Trending September 2023 # Power Query Consolidate Excel Sheets # Suggested October 2023 # Top 18 Popular |

Trending September 2023 # Power Query Consolidate Excel Sheets # Suggested October 2023 # Top 18 Popular

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Splitting data over multiple sheets is perhaps one of the worst Excel crimes I see. It’s a crime because it breaks the rule that source data should be in a tabular format. Tabular data is what we need for PivotTables and many functions like SUMIFS, COUNTIFS, INDEX, VLOOKUP etc.

To have your data in any other format is just going to make your Excel life difficult. Anyhow, that’s enough ranting about data layouts. I do enough of that here.

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Power Query Consolidate Excel Sheets

Let’s take the file below that has a separate sheet for each salesperson’s order data (Buxton, Maxwell, Jarvis and Everton), and another sheet containing ‘Other Stuff’ 1:

1. The ‘Other Stuff’ sheet simply represents a typical file that has another sheet(s) containing information that isn’t source data2. I included this sheet so that I can address how to handle these sheets when consolidating source data in Power Query.

2. Source Data is data that I want to include in my consolidated data set. It’s the source of your analysis.

Key Points to Using Power Query Consolidate Excel Sheets

Ideally, we want the source data on the four salesperson’s sheets merged into one sheet because that’s going to allow me to summarise it with a PivotTable or easily analyse it with any of the built in Excel functions, which is not possible when the data is spread across multiple sheets.

The technique I’m going to show you here requires:

The data on the sheets I want to consolidate are formatted in an Excel Table or has a been given a Named Range. This is required for Power Query to find the data.

The table structure (column names) on each sheet you want to consolidate are the same.

The name of the Tables or Named Ranges use distinct nomenclature that is different to any tables/ranges you don’t want to include. E.g. my salesperson tables all begin with ‘Orders…’, as you can see in the Name Manager below:

Note: The ‘TotalOrders’ table is on the ‘Other Stuff’ sheet and the name purposely doesn’t begin with ‘Orders’ because it isn’t part of my source data. This will allow me to filter the tables and consolidate only those that have names beginning with ‘Orders’.

Consolidating Excel Sheets using Power Query

Ok, now the housekeeping tasks are out of the way, let’s look at how we can use Power Query to grab the data off the salesperson sheets and merge it into one table:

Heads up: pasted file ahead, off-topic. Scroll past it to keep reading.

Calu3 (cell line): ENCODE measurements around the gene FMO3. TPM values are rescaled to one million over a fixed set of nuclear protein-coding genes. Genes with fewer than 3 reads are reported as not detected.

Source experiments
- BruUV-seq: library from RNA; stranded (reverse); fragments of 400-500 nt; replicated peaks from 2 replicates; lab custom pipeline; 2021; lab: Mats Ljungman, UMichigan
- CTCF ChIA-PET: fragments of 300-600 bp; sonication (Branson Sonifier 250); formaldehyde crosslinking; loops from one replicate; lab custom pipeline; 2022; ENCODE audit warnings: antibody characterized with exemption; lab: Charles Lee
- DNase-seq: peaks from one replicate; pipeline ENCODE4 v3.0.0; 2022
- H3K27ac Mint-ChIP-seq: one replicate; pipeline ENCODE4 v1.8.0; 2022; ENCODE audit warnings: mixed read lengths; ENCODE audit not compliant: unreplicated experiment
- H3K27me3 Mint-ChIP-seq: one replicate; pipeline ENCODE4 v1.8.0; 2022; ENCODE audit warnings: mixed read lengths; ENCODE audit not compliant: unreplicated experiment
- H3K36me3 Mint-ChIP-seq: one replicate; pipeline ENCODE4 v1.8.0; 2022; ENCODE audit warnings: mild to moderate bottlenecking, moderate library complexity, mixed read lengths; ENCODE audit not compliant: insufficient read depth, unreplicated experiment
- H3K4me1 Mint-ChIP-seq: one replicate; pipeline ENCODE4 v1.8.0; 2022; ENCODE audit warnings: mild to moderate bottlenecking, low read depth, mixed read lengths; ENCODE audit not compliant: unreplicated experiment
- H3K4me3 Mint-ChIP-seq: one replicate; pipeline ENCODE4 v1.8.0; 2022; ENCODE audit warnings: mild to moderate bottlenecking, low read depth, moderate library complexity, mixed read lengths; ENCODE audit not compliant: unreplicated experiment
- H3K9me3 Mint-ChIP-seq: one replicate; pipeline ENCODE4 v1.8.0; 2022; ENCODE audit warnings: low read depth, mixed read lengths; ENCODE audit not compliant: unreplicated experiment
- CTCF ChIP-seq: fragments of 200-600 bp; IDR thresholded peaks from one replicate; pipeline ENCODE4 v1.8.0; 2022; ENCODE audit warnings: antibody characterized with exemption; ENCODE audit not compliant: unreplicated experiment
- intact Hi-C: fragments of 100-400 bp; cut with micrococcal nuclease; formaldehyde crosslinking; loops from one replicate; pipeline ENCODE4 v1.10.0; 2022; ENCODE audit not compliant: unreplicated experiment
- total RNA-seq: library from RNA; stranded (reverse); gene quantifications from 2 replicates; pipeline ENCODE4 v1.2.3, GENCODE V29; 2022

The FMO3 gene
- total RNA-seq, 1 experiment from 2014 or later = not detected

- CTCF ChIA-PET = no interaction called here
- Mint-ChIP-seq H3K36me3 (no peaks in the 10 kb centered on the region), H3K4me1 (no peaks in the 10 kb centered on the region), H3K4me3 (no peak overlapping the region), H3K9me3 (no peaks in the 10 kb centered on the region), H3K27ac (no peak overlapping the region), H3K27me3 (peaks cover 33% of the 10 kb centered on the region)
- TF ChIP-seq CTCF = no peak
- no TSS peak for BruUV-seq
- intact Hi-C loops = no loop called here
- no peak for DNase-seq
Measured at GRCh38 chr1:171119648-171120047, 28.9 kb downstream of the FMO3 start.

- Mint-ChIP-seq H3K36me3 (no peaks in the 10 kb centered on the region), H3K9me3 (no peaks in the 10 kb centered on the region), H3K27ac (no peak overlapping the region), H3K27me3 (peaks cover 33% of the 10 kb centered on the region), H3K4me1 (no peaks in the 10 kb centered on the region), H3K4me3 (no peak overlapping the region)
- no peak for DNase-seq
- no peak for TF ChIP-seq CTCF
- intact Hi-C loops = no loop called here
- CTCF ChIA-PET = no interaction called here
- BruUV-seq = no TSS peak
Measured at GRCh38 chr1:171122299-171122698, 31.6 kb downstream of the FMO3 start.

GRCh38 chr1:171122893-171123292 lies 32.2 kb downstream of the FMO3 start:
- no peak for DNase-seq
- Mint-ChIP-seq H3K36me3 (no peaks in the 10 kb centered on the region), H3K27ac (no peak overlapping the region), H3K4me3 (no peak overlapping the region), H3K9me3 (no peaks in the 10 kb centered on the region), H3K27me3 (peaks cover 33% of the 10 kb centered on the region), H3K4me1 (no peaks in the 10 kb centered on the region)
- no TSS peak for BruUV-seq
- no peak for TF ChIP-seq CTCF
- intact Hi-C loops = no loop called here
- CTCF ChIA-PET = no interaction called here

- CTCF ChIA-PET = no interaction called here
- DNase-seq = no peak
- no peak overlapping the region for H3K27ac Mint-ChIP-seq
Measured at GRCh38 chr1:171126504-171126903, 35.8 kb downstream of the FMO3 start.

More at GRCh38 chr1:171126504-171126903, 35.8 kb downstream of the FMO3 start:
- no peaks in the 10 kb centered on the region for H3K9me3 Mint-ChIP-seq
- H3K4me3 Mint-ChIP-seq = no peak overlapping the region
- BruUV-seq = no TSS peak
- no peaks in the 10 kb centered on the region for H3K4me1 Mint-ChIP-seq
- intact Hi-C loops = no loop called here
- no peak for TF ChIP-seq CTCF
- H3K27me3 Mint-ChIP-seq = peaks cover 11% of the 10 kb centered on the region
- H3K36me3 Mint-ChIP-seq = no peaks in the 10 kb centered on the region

Written Instructions

Step 1:

Create a new blank query in the file containing the sheets you want to consolidate. For Excel 2023 or Office 365 take the following steps:

In Excel 2010 or 2013 take the following steps:

Note: If you don’t see the Power Query tab in Excel 2010 or 2013 you can download it here.

This opens the Power Query Editor window.

Step 2:

In the formula bar type:


In the formula bar type:

As shown below:

Note: Power Query functions are case sensitive.

Step 3:

Press ENTER. This returns a list of the Excel Tables, Named Ranges and Filtered Lists in your file:

Step 4:

Filter the ‘Name’ column for items that ‘Begins With…’:

In the ‘begins with’ field enter ‘Orders’:

Using a consistent nomenclature allows me to add more ‘Orders…’ tables to my file in future and Power Query will automatically include them upon refresh. Of course, if I’m sure I’ll never add any more sheets that I want to include in the consolidated table then I could simply use the check boxes in the Filter list to select the tables I want.

Note: If you don’t deselect ‘Use original column name as prefix’ each column header will be prefixed with ‘Content’. E.g. Content.Country, Content.Salesperson etc.

And with that I have my data consolidated into one table:

Note: This isn’t formatting, as that’s done in the Excel sheet. These are data types required by Power Pivot (if you’re using it) and will help Excel identify what cell formatting it can automatically apply if any.

Step 7:

We’re almost done. Give your query a name. This name will be inherited by the Excel or Power Pivot Table, so choose carefully avoiding the nomenclature for the tables you are consolidating. i.e. don’t begin with ‘Orders’, otherwise this table will be included in the query and you’ll double count your data!

Step 9:

Choose the destination for your data:

Note: Excel 2010 and 2013 will not have PivotTable Report or PivotChart, as listed above. Excel 2010 will not have the ‘Add his data to the Data Model’ option.

I chose to load my data into a Table in a new worksheet, as you can see below:

You can also get the data from other Excel files and create a new file for the consolidated data. This helps keep your file size manageable if you’re working with a lot of data.

Learn More Power Query

Everyone should learn Power Query. It really is a game changer for automating tasks and making light work of laborious jobs.

So, if you’d like to learn Power Query take a moment to check out my course:

It’s available for accountants and other professionals who require CPE credits through Excel University with 12 CPE credits.

Or if you don’t need CPE credits you can get it for less here on my site here.

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